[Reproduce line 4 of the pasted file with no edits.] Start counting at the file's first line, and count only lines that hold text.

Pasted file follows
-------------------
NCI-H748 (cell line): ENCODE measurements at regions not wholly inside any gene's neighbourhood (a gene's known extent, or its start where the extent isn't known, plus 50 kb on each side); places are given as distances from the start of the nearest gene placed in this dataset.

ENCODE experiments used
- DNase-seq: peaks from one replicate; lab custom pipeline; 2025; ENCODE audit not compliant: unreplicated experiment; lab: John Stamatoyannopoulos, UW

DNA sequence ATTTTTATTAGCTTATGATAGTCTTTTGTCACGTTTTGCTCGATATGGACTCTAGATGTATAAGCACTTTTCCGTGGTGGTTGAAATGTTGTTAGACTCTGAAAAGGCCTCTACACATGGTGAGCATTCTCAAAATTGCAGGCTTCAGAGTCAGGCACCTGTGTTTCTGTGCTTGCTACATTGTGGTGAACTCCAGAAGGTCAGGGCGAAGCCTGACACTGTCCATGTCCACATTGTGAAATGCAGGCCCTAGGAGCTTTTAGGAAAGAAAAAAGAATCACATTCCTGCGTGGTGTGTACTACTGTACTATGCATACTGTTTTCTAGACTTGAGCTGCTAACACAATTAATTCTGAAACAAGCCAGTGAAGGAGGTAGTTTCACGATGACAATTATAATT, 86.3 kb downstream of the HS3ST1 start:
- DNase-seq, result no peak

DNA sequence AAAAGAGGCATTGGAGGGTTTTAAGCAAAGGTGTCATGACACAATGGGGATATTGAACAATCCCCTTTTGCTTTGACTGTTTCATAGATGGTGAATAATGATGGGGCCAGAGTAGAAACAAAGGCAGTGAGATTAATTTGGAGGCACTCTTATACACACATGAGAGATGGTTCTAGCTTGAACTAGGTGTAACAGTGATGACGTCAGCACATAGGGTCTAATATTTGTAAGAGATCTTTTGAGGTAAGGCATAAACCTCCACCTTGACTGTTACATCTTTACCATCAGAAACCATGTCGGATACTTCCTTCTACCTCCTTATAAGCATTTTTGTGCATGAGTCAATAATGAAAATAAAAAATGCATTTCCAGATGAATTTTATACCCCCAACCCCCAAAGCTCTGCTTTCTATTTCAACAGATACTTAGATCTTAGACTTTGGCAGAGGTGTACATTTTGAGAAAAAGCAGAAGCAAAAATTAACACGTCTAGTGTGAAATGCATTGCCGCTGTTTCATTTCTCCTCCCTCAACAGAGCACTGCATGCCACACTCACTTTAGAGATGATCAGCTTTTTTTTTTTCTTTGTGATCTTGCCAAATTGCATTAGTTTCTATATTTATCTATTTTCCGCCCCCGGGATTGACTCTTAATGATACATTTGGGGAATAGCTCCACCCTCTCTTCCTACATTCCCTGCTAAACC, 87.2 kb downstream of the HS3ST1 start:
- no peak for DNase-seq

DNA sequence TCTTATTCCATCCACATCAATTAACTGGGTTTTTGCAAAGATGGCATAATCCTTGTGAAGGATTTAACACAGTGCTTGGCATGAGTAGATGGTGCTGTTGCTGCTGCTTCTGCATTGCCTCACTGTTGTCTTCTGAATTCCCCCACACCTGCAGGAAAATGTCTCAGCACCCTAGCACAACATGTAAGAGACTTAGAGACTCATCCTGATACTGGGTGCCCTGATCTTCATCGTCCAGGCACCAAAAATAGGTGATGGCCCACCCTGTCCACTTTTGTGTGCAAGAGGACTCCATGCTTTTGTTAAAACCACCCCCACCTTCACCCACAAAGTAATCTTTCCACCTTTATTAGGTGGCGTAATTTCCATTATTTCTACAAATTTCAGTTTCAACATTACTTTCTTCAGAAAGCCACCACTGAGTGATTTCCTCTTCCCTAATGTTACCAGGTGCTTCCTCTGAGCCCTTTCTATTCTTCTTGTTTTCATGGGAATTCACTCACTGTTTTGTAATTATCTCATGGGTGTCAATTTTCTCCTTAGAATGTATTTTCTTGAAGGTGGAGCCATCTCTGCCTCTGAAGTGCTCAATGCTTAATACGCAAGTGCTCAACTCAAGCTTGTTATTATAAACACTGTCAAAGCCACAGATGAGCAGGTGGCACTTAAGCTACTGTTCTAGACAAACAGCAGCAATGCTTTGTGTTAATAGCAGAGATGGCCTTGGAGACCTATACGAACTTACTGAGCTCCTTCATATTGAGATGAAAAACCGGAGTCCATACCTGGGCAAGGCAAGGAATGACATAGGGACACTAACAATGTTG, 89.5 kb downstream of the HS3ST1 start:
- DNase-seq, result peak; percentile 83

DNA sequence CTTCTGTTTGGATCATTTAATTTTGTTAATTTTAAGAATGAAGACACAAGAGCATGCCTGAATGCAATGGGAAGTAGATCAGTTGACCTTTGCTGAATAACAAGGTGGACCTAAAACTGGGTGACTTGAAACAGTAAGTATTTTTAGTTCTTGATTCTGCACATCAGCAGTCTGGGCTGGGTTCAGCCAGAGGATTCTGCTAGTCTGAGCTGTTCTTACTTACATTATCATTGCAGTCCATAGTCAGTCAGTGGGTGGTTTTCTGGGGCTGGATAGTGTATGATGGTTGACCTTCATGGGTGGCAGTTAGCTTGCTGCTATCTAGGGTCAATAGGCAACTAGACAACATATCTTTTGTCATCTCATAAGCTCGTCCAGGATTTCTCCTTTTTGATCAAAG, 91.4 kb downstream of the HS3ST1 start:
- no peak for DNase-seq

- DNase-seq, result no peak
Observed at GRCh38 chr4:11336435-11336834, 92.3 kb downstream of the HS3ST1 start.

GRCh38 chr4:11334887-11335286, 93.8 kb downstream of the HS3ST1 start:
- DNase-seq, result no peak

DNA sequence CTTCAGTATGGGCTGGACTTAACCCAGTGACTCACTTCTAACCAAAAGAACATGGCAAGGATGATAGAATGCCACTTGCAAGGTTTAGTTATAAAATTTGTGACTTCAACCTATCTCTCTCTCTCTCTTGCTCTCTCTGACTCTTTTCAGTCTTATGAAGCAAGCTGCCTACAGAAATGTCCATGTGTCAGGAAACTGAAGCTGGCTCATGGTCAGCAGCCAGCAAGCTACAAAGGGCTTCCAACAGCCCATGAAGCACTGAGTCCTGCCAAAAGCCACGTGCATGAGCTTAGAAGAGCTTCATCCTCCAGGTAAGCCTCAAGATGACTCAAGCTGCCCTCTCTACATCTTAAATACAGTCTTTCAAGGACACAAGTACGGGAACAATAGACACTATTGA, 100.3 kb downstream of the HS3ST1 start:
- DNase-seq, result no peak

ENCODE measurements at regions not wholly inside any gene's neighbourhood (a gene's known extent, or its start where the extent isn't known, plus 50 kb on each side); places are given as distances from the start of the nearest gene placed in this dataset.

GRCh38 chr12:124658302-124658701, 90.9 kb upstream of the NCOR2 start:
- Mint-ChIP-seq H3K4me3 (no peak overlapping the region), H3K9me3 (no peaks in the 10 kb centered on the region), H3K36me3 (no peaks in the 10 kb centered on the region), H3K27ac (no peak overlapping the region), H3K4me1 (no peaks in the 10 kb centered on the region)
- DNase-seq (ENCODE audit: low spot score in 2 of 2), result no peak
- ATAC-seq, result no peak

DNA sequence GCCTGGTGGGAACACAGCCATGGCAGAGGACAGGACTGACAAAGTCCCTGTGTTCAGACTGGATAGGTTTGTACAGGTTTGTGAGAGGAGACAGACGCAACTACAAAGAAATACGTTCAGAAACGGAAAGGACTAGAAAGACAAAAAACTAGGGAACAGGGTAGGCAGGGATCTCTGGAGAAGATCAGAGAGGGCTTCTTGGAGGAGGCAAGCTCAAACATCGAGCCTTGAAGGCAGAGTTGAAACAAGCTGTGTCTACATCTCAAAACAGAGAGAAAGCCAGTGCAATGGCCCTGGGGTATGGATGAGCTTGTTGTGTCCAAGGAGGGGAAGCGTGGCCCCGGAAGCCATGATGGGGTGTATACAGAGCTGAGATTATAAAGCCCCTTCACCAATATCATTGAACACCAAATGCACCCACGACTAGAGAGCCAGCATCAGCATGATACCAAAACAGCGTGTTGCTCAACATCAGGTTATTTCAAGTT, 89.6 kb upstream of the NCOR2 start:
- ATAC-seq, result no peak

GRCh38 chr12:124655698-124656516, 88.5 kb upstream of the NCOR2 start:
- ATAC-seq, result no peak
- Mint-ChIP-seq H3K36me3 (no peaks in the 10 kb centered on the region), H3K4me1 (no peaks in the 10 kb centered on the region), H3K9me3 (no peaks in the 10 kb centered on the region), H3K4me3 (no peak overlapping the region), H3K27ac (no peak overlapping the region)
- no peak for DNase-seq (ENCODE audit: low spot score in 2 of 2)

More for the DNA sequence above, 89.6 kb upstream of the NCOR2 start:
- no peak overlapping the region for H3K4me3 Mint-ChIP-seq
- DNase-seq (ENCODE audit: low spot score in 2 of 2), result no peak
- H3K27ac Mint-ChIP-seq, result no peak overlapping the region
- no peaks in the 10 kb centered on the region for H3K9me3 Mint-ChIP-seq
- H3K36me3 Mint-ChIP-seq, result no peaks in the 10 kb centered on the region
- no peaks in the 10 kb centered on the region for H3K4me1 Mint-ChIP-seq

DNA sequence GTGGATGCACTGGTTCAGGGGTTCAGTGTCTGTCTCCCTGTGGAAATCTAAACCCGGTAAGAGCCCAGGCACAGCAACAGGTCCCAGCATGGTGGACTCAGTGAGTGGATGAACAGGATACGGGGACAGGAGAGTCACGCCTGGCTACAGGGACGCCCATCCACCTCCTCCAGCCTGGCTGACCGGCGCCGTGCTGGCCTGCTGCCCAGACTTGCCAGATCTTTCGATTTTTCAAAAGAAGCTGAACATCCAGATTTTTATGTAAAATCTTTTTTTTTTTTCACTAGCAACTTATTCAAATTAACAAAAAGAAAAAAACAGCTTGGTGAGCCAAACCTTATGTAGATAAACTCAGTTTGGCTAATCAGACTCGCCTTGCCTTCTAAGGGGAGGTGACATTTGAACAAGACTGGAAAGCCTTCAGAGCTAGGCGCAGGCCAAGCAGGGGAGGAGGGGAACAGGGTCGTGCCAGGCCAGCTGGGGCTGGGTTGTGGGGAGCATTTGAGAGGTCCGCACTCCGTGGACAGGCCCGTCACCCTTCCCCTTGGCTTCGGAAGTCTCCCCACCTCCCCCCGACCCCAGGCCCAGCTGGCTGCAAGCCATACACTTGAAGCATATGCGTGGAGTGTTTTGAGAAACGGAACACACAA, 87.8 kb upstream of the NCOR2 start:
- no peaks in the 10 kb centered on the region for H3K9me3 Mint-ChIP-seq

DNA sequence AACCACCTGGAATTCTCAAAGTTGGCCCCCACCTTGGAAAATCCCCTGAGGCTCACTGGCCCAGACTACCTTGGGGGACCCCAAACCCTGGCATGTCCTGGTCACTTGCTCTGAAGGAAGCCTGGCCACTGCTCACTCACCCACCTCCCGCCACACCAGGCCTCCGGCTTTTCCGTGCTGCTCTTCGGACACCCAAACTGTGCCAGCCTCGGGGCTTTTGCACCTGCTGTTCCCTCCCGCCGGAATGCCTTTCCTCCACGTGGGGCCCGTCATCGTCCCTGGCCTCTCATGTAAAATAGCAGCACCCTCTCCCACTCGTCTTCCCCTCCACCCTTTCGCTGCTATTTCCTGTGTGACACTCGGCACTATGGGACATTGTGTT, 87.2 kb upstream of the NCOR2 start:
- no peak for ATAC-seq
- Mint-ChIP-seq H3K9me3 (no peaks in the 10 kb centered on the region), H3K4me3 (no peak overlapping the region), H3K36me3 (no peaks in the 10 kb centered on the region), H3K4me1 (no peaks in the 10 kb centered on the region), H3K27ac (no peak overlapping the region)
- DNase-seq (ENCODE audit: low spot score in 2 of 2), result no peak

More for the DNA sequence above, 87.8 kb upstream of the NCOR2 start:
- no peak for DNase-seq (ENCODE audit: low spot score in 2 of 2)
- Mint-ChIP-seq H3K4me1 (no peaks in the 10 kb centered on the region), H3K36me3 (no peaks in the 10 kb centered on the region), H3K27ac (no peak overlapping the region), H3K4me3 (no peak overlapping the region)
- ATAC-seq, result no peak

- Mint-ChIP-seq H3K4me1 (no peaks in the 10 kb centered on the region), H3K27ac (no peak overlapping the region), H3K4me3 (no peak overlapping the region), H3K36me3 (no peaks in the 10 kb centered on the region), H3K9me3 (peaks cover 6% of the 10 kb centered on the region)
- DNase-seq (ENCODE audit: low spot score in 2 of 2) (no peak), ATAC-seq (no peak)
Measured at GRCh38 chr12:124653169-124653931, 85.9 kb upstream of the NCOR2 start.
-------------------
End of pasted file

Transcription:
DNA sequence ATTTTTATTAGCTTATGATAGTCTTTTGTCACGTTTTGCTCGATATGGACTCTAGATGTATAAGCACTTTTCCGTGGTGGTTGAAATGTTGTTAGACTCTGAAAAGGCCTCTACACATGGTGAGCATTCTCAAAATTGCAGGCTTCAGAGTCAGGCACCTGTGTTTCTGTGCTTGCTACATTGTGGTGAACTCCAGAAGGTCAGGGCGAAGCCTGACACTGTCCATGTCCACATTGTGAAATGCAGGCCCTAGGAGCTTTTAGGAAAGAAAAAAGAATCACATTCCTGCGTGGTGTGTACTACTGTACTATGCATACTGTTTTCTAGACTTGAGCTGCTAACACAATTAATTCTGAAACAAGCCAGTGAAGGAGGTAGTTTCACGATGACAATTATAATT, 86.3 kb downstream of the HS3ST1 start: